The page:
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In a given Ethernet frame containing the HTTP GET message can we tell apart whether the MAC address of the destination is of a router or end host?

The link to ethernet-ethereal trace :: https://drive.google.com/open?id=1zdKxyxEz0zXVLX_GWVroZp58YPTuBxm3

  • Is it possible to guess that the mac is of a router using the infomation from the whole trace?Since two different IPs(199.2.53.206(1st TCP protocol) & 192.168.1.1(1st ARP protcol's reply)) have the same mac address in trace. – onk101 Sep 3 '18 at 15:33
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In a given Ethernet frame containing the HTTP GET message can we tell apart wether the mac address of the destimation is of a router or end host?

Not by the frame alone. However, if the destination IP address is local to the capturing host (=located within the same subnet) then the MAC address is that of the destination host. Destinations outside the host's local subnet require a router, so the destination MAC address will be that of the appropriate gateway.

If you've captured the frame through mirroring/SPAN please replace "capturing host" with "capturing port".

Of course, you can also use the MAC's OUI to make an educated guess which kind node is addressed. Many vendors build different device types though, so you might not be able to distinguish them.

EDIT: When examining a full (or rather lengthy) trace, you can also guess based on the ARP (or NDP) exchanges. Packets destined for local nodes and gateways require a previous ARP for the destination IP. Packets destined for remote nodes are encapsulated by MAC frames targeted for one of the gateways and there's no previous ARP for the destination IP itself. However, this is also possible using multiple IP subnets within the same L2 segment together with static ARP entries - not too common but possible.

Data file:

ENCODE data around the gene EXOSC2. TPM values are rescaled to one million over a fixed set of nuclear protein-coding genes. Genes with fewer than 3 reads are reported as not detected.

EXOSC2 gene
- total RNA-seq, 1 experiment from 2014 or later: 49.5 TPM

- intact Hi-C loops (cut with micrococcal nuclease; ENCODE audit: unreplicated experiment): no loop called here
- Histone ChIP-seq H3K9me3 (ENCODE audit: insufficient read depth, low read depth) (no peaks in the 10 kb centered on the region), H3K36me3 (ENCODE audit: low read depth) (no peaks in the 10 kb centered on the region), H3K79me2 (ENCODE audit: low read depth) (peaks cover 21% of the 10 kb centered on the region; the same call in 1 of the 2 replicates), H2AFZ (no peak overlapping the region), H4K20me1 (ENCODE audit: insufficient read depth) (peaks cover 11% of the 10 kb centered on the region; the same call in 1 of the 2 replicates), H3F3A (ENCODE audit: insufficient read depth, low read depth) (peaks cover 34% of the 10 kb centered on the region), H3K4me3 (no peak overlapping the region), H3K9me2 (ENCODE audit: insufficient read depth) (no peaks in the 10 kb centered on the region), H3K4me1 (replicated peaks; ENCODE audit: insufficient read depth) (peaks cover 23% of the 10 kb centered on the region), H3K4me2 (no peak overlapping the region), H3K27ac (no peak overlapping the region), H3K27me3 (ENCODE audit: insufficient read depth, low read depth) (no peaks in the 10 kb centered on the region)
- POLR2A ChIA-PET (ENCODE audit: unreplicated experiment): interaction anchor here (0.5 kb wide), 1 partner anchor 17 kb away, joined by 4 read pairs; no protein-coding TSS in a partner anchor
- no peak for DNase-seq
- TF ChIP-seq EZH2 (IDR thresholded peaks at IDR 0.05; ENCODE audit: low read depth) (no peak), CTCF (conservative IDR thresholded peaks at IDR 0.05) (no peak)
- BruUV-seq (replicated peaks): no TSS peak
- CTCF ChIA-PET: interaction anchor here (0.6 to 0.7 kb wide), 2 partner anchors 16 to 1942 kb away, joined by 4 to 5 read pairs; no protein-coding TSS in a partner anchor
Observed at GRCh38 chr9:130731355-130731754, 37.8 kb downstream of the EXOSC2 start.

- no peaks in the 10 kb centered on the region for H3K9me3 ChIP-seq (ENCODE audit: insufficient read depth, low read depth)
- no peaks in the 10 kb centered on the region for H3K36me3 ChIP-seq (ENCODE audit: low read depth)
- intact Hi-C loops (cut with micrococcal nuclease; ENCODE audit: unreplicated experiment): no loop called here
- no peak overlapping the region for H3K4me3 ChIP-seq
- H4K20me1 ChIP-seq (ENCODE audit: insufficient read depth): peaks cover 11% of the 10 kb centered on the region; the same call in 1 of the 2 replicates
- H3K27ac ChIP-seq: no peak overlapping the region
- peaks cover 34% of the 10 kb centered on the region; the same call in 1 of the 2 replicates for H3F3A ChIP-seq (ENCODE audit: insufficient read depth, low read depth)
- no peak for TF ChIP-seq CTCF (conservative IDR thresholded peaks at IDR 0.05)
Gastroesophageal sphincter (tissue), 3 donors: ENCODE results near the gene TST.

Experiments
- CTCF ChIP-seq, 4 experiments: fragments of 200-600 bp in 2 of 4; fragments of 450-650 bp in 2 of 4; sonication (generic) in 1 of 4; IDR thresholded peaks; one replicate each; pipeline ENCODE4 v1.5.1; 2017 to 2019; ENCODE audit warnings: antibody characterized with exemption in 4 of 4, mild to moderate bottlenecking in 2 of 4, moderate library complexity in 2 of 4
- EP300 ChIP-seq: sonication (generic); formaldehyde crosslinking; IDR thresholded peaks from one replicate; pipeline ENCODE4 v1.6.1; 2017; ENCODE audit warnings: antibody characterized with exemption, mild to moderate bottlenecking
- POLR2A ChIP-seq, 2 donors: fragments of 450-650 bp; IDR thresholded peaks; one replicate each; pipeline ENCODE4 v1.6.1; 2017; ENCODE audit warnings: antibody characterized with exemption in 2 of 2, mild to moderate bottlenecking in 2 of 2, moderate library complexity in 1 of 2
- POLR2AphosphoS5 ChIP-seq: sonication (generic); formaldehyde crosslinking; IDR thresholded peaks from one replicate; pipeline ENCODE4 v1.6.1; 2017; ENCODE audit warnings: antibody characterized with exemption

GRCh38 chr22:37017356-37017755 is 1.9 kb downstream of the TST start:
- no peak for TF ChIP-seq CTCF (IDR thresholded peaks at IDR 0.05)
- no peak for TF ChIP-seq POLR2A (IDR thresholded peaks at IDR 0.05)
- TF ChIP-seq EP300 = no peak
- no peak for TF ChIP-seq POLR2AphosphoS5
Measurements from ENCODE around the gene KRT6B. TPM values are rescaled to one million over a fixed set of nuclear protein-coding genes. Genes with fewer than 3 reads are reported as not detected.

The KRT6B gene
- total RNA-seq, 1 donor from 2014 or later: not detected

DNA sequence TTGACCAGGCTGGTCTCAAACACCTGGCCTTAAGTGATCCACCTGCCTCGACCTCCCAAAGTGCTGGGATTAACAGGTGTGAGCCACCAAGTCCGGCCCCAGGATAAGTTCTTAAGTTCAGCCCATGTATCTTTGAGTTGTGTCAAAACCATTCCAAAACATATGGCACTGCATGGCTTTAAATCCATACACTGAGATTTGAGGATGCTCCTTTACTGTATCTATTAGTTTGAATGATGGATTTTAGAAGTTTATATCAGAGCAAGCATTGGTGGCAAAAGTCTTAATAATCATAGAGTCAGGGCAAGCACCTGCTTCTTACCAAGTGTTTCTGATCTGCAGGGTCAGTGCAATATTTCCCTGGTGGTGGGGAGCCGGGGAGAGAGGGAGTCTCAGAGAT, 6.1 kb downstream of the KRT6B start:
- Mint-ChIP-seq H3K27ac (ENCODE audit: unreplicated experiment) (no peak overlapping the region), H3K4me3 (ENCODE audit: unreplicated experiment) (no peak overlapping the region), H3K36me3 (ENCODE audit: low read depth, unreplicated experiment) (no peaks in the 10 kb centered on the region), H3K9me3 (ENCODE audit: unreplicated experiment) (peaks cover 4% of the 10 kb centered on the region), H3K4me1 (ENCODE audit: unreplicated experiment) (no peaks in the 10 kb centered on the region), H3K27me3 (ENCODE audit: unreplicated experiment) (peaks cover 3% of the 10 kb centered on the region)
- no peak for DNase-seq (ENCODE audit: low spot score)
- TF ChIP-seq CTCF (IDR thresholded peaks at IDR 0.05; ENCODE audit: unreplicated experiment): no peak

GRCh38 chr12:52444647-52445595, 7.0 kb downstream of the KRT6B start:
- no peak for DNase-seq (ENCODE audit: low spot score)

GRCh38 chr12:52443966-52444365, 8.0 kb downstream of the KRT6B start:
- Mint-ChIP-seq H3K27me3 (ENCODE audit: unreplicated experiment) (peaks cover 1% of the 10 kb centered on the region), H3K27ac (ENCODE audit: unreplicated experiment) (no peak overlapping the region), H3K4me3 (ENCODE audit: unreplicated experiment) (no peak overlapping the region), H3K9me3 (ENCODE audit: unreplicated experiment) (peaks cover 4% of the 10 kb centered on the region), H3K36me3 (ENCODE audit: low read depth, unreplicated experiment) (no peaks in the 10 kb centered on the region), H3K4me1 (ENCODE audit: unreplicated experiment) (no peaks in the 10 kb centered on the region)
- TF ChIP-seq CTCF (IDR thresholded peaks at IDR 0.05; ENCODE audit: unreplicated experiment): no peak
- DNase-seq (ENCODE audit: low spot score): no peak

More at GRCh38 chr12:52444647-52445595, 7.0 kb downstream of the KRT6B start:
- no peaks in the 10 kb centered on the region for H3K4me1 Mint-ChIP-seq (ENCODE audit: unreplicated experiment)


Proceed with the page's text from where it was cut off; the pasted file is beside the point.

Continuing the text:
• Is it possible to guess that the mac is of a router using the infomation from the whole trace?Since two different IPs(199.2.53.206(1st TCP protocol) & 192.168.1.1(1st ARP protcol's reply)) have the same mac address in trace. – onk101 Sep 4 '18 at 5:18
  • I've added that line of thought to the answer. – Zac67 Sep 4 '18 at 5:56
  • There is also the possibility of router forwarding on the same subnet Host1->R->Host2, for exotic reasons or more usually mistake. – jonathanjo Sep 4 '18 at 8:48
  • @jonathanjo Good point - that would require a host configuration error / subnet mismatch though (not "the same subnet" for all nodes). – Zac67 Sep 4 '18 at 8:54
  • @Zac .. "believed to be same subnet" ... it's easy to look at one end and think they all have the correct/intended subnet mask. Once it took me three days to find an evil misconfigured unit. – jonathanjo Sep 4 '18 at 9:02
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The MAC address is probably that of the router. The MAC address of the end host stays inside the boundaries of his LAN. What you do know is that if the end host isn't using some kind of proxy that the IP address in the packet is his, but you are talking about a frame.

If you think of the encapsulation/decapsulation process it will make better sense, since the network packet leaving from the end host's lan (through the router) is decapsulated from the MAC address (network OSI level).

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